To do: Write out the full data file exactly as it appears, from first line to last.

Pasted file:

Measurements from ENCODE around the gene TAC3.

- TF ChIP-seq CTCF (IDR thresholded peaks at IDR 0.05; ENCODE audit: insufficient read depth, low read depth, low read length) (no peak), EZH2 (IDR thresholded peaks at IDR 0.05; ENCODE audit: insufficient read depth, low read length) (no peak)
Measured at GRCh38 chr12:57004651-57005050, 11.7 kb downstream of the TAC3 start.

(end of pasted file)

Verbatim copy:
Measurements from ENCODE around the gene TAC3.

- TF ChIP-seq CTCF (IDR thresholded peaks at IDR 0.05; ENCODE audit: insufficient read depth, low read depth, low read length) (no peak), EZH2 (IDR thresholded peaks at IDR 0.05; ENCODE audit: insufficient read depth, low read length) (no peak)
Measured at GRCh38 chr12:57004651-57005050, 11.7 kb downstream of the TAC3 start.